Red envelopes bring happy thoughts

BEIJING: “Best wishes to you; may I have my red envelope, please?” – Gongxifacai, hongbao nalai? In Chinese – is a well-known phrase for harvesting monetary gifts during Spring Festival.
The holiday, also known as Chinese Lunar New Year, starts on Friday, and Chinese always send best wishes to their families, friends and people they meet. Giving or receiving red envelopes, or hongbao, is an important part of the traditional festival.
Hongbao are not only given during the period from Spring Festival to Lantern Festival, about 15 days, but also on other happy occasions, such as weddings, birthdays and the birth of a baby.
As Spring Festival arrives, one can see different types of red envelopes for sale in almost all shops and markets. They usually bear the Chinese character fu, meaning “luck”, or one of the 12 animals of the Chinese zodiac, depending on that animal’s year. The forthcoming year is that of the rat, so this year’s envelopes carry that motif.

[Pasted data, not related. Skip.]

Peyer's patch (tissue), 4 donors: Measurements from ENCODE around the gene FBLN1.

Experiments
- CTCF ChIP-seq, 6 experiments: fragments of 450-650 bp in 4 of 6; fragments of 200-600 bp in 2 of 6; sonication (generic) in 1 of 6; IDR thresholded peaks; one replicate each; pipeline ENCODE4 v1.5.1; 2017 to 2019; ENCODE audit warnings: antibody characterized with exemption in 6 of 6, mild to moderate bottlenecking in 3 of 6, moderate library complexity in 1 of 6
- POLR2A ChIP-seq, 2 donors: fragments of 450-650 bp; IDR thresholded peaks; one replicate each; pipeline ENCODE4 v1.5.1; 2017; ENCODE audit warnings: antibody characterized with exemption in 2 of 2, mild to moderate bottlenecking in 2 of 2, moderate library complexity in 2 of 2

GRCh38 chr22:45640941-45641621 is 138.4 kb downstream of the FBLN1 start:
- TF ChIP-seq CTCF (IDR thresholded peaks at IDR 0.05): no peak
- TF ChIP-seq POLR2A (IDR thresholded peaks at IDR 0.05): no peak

Giving hongbao is a way of extending best wishes and blessings to people around you. Envelopes given to a child on New Year’s Eve are traditionally called yasuiqian.
There are many tales about yasuiqian. One of the most famous is that in ancient times a devil named Sui came out to harm people every New Year’s Eve. If it touched a sleeping child’s head three times, the child would become ill and stupid. It was believed that money wrapped in red paper scared and deterred Sui, so a tradition developed whereby children were given wrapped money to wish them health, happiness and intelligence. Nowadays, people don’t differentiate between hongbao and yasuiqian, and call all such gifts “red envelopes”. Different cultural areas use different names, so in Cantonese-speaking areas, the envelopes are called laisee. – The Daily Mail-China Daily News exchange item